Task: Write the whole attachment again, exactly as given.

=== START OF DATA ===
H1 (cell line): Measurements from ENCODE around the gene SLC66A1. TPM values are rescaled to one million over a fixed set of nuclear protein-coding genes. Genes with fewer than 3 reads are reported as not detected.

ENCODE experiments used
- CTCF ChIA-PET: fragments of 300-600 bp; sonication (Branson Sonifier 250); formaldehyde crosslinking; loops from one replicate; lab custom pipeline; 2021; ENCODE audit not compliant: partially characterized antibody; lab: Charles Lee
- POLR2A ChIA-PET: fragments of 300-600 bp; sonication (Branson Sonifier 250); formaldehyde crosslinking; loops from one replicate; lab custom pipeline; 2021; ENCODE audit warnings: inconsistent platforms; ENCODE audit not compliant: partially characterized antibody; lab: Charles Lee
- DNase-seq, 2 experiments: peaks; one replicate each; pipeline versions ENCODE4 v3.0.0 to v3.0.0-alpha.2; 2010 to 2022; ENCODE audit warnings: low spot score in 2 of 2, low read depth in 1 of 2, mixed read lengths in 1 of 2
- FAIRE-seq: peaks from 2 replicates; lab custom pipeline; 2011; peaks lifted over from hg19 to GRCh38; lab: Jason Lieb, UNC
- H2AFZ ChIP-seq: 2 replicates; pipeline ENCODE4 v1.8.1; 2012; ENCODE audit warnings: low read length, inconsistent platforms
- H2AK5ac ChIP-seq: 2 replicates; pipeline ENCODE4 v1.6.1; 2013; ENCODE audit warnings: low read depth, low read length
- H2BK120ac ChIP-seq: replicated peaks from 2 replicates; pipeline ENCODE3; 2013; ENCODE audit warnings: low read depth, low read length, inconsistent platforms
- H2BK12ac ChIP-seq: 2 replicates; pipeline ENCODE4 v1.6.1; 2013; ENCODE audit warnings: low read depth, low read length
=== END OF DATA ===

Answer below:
H1 (cell line): Measurements from ENCODE around the gene SLC66A1. TPM values are rescaled to one million over a fixed set of nuclear protein-coding genes. Genes with fewer than 3 reads are reported as not detected.

ENCODE experiments used
- CTCF ChIA-PET: fragments of 300-600 bp; sonication (Branson Sonifier 250); formaldehyde crosslinking; loops from one replicate; lab custom pipeline; 2021; ENCODE audit not compliant: partially characterized antibody; lab: Charles Lee
- POLR2A ChIA-PET: fragments of 300-600 bp; sonication (Branson Sonifier 250); formaldehyde crosslinking; loops from one replicate; lab custom pipeline; 2021; ENCODE audit warnings: inconsistent platforms; ENCODE audit not compliant: partially characterized antibody; lab: Charles Lee
- DNase-seq, 2 experiments: peaks; one replicate each; pipeline versions ENCODE4 v3.0.0 to v3.0.0-alpha.2; 2010 to 2022; ENCODE audit warnings: low spot score in 2 of 2, low read depth in 1 of 2, mixed read lengths in 1 of 2
- FAIRE-seq: peaks from 2 replicates; lab custom pipeline; 2011; peaks lifted over from hg19 to GRCh38; lab: Jason Lieb, UNC
- H2AFZ ChIP-seq: 2 replicates; pipeline ENCODE4 v1.8.1; 2012; ENCODE audit warnings: low read length, inconsistent platforms
- H2AK5ac ChIP-seq: 2 replicates; pipeline ENCODE4 v1.6.1; 2013; ENCODE audit warnings: low read depth, low read length
- H2BK120ac ChIP-seq: replicated peaks from 2 replicates; pipeline ENCODE3; 2013; ENCODE audit warnings: low read depth, low read length, inconsistent platforms
- H2BK12ac ChIP-seq: 2 replicates; pipeline ENCODE4 v1.6.1; 2013; ENCODE audit warnings: low read depth, low read length